Fortunately, the temporal convexity was involved in the index case, and the dura was not bridged even though the tumor was adherent. Thus, the tumor was meticulously detached from the dura and completely resected with the removal of the involved convexity bone. Cranioplasty was subsequently performed to repair the deformity. This would have been more challenging in the skull base with an increased risk of serious complications such as cerebrospinal fluid leak and cranial nerve injuries.

Recurrence of primary myxoid bone tumors is common, with 25% of tumors recurring if they were not radically resected.[ 16 ] Despite radical resections, local recurrences have also been reported as early as 3 months and as late as 10 years after initial surgical resection.[ 10 ] We believe that gross total removal of the lesion can be related to no recurrence in 9 years. Furthermore, the regular follow-up has been continued for this patient. Long-term follow-up for the patients with CNC is recommended with lifelong surveillance.[ 5 , 14 ]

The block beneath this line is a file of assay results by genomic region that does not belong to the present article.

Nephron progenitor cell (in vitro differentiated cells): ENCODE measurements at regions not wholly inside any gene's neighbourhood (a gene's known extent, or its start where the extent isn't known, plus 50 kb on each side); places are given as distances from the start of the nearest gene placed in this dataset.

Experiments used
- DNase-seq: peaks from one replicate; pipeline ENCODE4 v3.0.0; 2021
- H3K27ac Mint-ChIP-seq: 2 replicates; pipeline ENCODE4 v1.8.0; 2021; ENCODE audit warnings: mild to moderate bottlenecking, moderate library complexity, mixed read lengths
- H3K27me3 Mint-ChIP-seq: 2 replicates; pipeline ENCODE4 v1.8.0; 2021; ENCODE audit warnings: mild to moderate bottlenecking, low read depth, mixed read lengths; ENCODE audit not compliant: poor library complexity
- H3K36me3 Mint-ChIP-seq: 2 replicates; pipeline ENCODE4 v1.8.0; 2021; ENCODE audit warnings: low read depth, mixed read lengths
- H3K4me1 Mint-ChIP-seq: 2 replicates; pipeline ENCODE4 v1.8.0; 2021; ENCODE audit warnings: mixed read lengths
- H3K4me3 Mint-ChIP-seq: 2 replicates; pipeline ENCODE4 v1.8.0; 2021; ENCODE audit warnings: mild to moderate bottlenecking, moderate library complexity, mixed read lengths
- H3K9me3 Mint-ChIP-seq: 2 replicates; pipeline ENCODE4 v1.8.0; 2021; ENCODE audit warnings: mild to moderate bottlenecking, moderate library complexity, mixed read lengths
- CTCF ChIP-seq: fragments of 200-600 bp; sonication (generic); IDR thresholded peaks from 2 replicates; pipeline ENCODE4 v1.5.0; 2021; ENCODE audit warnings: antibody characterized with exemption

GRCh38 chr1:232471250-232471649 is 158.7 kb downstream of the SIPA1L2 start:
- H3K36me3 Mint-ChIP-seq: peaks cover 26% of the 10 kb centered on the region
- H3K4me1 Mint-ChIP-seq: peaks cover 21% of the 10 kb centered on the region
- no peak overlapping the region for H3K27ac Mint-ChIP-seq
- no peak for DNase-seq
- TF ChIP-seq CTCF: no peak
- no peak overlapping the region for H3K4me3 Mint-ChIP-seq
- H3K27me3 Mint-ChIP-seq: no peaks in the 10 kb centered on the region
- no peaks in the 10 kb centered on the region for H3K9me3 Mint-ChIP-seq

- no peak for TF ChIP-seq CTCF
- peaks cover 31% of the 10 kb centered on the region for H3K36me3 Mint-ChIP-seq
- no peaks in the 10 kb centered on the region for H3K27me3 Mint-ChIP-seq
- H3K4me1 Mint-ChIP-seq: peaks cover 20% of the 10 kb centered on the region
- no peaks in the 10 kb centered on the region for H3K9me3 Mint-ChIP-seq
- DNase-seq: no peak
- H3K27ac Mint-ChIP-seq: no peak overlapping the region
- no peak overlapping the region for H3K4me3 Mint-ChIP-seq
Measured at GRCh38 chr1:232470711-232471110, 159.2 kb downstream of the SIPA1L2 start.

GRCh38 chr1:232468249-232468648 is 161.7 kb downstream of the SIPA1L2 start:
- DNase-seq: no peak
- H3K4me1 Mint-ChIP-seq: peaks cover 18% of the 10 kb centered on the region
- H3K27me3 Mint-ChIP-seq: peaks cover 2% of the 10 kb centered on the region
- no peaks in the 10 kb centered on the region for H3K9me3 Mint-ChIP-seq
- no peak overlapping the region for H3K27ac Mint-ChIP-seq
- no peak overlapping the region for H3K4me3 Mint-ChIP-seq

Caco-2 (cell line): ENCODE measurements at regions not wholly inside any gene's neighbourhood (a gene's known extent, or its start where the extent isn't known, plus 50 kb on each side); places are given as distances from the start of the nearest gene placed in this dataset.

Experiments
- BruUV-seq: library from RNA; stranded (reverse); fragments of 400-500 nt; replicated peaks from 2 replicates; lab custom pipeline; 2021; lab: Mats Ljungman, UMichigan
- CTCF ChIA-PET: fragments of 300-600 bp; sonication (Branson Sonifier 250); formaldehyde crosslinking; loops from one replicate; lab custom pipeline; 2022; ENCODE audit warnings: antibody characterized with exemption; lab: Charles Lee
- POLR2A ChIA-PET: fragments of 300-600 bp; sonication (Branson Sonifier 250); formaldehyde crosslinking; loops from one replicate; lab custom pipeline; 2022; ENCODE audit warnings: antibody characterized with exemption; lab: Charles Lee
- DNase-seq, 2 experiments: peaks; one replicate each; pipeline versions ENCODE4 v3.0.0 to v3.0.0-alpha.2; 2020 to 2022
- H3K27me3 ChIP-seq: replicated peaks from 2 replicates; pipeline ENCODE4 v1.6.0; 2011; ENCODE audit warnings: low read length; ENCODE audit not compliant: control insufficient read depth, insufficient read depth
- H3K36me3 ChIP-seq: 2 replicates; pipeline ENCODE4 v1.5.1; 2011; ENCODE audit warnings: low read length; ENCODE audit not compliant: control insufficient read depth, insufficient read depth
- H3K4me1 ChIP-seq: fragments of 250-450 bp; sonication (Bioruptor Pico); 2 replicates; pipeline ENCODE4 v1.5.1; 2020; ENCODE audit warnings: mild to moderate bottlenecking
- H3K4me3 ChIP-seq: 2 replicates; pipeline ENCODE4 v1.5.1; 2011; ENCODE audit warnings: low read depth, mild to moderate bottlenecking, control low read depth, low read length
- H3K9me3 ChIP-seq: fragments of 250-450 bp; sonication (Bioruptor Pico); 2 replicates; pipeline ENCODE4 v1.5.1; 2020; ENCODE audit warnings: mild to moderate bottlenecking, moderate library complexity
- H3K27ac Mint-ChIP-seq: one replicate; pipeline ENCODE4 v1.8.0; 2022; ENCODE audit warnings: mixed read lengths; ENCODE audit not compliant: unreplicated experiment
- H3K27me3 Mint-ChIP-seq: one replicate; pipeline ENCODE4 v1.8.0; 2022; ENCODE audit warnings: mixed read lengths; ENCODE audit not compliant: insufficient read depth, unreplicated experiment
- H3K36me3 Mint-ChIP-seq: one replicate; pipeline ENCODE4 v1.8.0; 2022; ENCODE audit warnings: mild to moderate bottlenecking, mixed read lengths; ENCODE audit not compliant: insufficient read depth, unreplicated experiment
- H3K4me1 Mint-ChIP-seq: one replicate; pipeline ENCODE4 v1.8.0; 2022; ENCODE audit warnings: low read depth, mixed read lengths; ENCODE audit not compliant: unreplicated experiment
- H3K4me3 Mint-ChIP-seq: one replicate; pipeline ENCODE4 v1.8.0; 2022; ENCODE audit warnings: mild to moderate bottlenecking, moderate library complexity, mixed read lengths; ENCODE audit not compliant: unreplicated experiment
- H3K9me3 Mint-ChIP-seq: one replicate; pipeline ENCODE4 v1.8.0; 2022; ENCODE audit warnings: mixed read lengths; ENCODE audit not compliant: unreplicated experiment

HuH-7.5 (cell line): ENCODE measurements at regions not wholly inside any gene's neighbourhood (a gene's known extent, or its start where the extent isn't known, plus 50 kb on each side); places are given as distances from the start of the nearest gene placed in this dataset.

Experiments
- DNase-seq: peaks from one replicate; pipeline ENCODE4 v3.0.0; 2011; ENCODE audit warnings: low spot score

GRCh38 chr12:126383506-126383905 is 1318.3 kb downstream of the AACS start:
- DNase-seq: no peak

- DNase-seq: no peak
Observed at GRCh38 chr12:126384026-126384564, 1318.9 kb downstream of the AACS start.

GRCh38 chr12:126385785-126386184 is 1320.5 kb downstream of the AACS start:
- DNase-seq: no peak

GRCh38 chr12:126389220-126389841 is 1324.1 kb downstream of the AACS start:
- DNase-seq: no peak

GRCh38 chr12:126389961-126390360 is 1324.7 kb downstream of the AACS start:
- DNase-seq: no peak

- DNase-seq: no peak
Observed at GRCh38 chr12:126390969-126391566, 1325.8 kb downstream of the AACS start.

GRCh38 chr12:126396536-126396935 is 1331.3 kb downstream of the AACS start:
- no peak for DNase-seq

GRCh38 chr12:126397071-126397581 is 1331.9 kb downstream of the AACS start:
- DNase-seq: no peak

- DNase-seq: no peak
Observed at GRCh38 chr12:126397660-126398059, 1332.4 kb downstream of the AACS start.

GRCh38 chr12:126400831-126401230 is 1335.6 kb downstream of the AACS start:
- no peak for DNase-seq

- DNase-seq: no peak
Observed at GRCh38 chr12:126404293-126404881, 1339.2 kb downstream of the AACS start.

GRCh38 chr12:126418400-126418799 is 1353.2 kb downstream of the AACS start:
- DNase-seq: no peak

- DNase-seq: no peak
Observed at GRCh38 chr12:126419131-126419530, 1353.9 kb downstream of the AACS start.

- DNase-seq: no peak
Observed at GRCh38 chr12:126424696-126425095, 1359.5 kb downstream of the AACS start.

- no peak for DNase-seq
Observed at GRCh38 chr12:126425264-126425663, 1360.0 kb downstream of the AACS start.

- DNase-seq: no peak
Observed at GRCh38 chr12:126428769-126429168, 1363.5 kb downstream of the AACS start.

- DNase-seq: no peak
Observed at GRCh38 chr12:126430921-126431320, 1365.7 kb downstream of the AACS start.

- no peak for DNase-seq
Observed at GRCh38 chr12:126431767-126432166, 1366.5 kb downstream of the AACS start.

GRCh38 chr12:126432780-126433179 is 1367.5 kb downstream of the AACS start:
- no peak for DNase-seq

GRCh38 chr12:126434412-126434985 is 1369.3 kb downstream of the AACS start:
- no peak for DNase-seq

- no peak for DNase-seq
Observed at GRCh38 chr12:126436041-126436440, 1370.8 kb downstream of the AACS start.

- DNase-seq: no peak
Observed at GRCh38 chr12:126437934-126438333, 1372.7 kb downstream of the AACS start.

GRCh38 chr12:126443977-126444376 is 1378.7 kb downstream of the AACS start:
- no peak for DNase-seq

We reported a case of primary myxoid skull tumor in the patient with CNC treated with radical resection without recurrence in 9 years follow-up. As previously reported[ 4 , 10 ], radical removal of the myxoid bone tumor can contribute to long-term control. Primary intracranial myxoid tumors may be a rare neurosurgical manifestation of CNC. More clinical reports, as well as immunohistochemical analysis in future, may be needed to confirm a strong association between these two clinicopathologic entities.

Declaration of patient consent

The authors certify that they have obtained all appropriate patient consent.

Financial support and sponsorship


Conflicts of interest

There are no conflicts of interest.